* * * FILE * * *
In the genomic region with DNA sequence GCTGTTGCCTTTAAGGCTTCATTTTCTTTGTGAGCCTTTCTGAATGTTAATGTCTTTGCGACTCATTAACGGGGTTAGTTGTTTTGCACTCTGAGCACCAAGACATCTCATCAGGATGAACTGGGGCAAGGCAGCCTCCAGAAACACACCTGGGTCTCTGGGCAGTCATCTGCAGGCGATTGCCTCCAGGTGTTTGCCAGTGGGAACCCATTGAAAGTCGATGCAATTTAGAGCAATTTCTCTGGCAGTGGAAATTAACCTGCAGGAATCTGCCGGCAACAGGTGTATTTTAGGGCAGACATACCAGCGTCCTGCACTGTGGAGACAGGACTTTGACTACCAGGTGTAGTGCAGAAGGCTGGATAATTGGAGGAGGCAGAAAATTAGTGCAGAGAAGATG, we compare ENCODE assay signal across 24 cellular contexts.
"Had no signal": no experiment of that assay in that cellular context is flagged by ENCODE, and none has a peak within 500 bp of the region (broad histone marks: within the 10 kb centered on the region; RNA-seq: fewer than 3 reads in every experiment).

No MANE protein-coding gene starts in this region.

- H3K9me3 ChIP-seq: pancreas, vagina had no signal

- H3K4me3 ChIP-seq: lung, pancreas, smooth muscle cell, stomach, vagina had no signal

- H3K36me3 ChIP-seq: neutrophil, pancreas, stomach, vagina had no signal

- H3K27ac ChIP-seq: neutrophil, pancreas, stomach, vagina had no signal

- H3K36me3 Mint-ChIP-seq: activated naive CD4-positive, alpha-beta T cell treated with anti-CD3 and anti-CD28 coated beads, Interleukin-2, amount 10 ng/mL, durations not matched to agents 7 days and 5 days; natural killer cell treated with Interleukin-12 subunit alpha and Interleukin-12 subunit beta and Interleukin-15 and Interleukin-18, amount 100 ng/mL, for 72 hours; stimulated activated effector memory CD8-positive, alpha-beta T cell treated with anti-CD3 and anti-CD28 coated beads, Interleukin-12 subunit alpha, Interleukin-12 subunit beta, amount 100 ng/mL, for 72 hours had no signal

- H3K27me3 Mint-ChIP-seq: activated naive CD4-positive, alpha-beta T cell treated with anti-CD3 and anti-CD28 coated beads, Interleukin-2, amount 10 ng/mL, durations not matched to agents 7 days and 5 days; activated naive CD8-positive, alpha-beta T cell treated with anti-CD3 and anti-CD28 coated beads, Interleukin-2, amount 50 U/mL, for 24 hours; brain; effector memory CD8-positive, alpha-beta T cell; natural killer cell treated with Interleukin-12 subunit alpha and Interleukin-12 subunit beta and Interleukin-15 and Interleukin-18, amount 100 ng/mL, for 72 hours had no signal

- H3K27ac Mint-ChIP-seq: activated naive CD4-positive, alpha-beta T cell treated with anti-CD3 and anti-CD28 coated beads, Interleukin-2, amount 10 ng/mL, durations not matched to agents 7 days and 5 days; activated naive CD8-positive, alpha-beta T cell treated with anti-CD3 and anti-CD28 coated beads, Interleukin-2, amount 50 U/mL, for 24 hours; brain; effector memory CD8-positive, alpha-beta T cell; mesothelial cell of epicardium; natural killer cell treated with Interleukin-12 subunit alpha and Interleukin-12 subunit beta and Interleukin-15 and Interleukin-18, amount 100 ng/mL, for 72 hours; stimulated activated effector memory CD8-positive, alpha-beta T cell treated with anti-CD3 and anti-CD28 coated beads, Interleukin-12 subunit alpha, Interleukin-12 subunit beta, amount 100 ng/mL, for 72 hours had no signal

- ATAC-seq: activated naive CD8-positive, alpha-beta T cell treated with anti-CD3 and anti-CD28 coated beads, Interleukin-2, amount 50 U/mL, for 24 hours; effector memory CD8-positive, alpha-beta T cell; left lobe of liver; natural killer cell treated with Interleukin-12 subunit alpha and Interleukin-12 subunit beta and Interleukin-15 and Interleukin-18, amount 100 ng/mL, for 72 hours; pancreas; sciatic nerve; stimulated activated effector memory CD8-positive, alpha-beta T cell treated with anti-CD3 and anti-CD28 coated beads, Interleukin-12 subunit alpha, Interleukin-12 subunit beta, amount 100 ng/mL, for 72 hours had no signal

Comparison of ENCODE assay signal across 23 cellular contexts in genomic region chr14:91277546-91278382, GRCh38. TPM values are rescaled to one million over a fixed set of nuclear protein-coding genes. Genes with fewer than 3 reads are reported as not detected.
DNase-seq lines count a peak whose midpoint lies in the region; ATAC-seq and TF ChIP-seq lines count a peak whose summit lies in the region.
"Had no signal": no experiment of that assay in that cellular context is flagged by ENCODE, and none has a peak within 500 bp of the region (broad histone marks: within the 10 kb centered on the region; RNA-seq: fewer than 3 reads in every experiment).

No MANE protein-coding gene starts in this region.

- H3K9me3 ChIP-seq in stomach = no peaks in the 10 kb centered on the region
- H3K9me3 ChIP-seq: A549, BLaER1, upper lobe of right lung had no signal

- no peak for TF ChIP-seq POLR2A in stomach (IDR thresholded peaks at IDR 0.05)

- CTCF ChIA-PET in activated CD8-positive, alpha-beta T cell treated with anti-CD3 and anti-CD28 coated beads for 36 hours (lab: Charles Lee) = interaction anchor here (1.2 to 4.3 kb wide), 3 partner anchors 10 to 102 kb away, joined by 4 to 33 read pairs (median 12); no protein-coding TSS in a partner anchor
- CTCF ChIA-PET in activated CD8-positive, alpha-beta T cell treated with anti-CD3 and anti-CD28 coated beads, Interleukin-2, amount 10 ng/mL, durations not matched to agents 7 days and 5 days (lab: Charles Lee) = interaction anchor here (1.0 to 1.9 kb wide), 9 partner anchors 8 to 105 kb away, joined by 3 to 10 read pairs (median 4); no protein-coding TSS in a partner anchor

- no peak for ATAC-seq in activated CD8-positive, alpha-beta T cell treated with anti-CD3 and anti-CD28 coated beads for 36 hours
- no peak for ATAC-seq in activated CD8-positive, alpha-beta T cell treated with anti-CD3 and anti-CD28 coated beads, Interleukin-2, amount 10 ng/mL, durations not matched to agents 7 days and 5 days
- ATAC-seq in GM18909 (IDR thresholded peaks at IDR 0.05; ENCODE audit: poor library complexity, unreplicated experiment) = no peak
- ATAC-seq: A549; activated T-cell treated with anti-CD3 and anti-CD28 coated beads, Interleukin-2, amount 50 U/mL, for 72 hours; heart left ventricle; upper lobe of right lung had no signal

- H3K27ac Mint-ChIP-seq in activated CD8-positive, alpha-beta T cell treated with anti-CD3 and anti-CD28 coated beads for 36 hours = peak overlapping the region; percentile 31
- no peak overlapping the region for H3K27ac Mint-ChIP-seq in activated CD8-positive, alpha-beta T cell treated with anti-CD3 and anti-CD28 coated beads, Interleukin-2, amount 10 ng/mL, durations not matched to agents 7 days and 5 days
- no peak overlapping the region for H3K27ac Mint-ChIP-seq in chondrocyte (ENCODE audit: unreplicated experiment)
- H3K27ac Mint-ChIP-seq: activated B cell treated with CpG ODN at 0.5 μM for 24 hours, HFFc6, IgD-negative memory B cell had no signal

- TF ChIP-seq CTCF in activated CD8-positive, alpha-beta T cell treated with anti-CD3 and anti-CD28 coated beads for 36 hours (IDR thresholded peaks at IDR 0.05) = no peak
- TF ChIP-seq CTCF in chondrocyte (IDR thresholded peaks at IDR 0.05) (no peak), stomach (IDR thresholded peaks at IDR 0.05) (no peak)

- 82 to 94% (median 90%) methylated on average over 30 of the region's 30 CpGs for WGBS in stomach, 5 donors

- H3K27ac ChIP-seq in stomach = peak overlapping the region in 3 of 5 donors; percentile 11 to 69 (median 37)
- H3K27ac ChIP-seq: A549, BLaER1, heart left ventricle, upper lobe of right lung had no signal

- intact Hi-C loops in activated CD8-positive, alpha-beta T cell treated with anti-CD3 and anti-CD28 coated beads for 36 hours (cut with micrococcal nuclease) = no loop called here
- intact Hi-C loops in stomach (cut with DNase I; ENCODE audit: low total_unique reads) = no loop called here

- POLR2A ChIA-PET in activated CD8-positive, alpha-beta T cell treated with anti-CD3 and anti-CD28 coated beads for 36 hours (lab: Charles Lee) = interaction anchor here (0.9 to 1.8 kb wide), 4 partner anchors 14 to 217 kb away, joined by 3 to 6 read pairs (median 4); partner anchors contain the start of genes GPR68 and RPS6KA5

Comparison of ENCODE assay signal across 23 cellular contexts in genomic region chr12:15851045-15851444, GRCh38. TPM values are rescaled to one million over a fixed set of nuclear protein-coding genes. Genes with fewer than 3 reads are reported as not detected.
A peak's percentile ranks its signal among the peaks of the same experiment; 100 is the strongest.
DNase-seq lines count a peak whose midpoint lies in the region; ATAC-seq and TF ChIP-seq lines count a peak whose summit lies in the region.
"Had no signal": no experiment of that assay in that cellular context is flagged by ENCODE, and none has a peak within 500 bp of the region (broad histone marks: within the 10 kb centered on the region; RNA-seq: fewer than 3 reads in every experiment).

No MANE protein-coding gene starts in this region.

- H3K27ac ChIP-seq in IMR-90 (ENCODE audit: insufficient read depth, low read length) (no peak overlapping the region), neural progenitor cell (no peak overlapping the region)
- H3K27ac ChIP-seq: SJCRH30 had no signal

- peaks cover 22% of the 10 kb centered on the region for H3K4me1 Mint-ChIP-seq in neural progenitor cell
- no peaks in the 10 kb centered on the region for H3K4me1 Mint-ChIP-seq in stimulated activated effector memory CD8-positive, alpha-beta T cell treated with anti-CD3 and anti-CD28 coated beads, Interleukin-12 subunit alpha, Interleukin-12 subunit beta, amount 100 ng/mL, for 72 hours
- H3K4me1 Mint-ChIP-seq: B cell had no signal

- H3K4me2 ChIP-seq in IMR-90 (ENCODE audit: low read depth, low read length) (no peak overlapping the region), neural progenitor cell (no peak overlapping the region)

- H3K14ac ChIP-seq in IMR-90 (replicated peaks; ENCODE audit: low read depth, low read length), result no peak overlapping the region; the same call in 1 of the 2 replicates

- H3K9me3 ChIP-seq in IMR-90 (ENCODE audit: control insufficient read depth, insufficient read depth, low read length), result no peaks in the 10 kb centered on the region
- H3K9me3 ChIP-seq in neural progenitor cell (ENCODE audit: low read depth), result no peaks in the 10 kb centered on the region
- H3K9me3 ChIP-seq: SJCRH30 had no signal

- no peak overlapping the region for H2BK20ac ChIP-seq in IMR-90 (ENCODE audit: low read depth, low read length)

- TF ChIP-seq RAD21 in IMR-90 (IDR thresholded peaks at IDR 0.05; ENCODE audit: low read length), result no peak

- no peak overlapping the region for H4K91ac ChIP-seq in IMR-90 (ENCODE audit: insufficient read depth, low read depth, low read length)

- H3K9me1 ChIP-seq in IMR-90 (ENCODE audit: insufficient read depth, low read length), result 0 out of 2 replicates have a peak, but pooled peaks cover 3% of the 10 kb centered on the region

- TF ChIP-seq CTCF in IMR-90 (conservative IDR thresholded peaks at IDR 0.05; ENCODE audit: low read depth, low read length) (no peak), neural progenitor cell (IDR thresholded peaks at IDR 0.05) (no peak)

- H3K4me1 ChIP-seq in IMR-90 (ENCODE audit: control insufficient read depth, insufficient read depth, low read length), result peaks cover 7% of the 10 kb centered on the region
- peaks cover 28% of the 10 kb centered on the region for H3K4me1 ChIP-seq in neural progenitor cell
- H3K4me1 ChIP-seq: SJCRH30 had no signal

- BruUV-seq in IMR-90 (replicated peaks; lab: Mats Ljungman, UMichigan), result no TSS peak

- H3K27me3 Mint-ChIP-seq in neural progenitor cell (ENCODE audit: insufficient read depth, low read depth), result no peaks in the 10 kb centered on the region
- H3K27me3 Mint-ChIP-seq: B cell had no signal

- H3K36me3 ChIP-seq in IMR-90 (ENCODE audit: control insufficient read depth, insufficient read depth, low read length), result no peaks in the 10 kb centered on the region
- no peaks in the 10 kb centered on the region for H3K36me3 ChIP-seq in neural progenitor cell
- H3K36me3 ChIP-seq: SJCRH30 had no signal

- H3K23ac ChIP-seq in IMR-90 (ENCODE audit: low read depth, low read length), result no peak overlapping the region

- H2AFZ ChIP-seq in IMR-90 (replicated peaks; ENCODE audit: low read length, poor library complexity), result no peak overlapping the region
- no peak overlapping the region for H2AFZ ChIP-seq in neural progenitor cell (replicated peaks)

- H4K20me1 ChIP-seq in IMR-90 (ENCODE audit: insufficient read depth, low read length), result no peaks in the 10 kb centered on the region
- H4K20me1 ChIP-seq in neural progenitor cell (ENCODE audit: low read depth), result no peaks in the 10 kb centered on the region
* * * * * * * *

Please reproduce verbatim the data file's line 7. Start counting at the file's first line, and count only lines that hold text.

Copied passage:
- H3K27ac ChIP-seq: neutrophil, pancreas, stomach, vagina had no signal